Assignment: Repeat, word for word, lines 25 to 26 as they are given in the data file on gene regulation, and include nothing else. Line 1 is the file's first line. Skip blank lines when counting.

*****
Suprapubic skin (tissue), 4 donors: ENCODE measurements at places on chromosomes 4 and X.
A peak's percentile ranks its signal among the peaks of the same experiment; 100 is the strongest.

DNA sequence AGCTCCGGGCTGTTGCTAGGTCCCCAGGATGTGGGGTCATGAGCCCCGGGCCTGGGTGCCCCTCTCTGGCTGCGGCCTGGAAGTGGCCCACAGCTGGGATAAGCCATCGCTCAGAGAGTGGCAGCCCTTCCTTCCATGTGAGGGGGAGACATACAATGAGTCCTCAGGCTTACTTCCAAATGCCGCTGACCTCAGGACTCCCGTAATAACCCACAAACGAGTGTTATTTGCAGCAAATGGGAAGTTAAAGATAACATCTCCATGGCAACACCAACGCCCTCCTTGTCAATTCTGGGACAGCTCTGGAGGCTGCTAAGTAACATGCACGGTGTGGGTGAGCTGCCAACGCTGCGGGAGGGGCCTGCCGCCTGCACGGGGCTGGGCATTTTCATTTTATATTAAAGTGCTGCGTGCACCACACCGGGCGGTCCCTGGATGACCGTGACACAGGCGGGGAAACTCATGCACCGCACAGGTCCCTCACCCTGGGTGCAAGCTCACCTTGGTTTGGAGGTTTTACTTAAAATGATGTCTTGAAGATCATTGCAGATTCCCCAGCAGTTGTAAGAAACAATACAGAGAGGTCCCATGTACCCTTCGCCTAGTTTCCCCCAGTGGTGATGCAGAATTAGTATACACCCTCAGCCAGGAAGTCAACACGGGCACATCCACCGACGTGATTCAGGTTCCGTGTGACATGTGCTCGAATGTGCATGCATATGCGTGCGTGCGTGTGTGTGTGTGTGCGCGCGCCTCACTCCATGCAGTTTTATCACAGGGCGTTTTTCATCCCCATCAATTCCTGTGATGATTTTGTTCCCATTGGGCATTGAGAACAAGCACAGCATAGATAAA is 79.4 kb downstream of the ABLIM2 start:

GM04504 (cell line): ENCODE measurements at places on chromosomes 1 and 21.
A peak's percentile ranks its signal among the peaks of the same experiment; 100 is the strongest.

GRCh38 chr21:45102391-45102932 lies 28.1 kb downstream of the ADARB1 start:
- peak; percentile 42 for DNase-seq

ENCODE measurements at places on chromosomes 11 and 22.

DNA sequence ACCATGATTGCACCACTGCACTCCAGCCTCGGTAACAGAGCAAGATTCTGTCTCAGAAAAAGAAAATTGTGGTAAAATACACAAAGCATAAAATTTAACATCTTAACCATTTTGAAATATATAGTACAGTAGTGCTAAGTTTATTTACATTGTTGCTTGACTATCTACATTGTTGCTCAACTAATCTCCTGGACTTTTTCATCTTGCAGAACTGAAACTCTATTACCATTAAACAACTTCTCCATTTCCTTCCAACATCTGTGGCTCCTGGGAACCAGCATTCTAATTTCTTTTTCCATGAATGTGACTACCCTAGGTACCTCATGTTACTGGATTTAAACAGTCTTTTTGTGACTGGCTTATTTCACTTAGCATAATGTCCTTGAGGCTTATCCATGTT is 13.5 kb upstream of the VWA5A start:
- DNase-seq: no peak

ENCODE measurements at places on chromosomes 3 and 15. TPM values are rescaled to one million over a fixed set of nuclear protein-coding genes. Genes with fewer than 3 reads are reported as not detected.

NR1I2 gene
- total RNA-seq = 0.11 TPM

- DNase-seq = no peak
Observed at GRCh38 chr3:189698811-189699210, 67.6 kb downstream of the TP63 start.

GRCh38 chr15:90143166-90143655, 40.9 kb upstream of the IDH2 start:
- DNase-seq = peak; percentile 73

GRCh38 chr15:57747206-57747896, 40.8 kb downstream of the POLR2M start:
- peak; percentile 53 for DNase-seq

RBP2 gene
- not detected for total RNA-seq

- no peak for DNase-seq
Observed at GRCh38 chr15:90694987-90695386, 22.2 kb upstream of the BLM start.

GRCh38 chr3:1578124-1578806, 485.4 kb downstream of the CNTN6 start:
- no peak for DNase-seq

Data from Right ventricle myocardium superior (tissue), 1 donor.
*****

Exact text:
- no peak for DNase-seq

Data from Right ventricle myocardium superior (tissue), 1 donor.